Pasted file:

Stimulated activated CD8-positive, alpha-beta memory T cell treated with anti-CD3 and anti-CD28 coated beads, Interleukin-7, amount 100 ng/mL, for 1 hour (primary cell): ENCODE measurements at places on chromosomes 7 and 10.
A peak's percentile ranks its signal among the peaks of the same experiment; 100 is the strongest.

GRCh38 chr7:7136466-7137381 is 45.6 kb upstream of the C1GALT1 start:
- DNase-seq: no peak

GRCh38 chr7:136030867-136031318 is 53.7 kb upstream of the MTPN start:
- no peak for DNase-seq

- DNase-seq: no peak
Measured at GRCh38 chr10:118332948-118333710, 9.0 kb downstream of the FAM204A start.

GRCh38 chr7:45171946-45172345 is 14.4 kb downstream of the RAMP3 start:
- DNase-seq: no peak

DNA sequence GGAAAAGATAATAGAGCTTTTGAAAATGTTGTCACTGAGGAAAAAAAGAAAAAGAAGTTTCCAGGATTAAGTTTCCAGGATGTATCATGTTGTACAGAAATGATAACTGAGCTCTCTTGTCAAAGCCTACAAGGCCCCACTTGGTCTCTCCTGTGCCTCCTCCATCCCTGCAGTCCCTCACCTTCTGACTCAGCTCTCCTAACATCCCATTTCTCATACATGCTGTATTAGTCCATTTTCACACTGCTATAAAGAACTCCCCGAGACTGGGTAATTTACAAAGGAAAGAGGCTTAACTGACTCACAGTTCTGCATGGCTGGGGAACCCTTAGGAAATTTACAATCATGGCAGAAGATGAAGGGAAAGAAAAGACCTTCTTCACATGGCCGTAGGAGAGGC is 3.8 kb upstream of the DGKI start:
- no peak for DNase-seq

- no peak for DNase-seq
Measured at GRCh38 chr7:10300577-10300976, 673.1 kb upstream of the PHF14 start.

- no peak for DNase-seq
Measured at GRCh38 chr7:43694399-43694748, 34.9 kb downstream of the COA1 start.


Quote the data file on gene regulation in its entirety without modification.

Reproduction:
Stimulated activated CD8-positive, alpha-beta memory T cell treated with anti-CD3 and anti-CD28 coated beads, Interleukin-7, amount 100 ng/mL, for 1 hour (primary cell): ENCODE measurements at places on chromosomes 7 and 10.
A peak's percentile ranks its signal among the peaks of the same experiment; 100 is the strongest.

GRCh38 chr7:7136466-7137381 is 45.6 kb upstream of the C1GALT1 start:
- DNase-seq: no peak

GRCh38 chr7:136030867-136031318 is 53.7 kb upstream of the MTPN start:
- no peak for DNase-seq

- DNase-seq: no peak
Measured at GRCh38 chr10:118332948-118333710, 9.0 kb downstream of the FAM204A start.

GRCh38 chr7:45171946-45172345 is 14.4 kb downstream of the RAMP3 start:
- DNase-seq: no peak

DNA sequence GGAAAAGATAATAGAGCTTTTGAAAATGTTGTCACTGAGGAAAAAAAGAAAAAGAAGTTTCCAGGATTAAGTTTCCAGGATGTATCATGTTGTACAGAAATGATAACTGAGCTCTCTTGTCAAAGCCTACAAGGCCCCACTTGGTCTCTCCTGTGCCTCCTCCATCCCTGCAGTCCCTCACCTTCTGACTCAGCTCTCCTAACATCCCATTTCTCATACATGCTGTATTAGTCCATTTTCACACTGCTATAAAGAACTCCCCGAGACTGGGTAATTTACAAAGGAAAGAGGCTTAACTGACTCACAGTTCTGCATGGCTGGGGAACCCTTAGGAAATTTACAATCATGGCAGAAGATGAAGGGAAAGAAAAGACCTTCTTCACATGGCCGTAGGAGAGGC is 3.8 kb upstream of the DGKI start:
- no peak for DNase-seq

- no peak for DNase-seq
Measured at GRCh38 chr7:10300577-10300976, 673.1 kb upstream of the PHF14 start.

- no peak for DNase-seq
Measured at GRCh38 chr7:43694399-43694748, 34.9 kb downstream of the COA1 start.